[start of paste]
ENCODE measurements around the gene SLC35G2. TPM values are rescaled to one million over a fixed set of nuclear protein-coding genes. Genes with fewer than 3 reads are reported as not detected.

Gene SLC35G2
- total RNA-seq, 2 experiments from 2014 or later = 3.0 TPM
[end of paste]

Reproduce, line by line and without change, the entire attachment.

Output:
ENCODE measurements around the gene SLC35G2. TPM values are rescaled to one million over a fixed set of nuclear protein-coding genes. Genes with fewer than 3 reads are reported as not detected.

Gene SLC35G2
- total RNA-seq, 2 experiments from 2014 or later = 3.0 TPM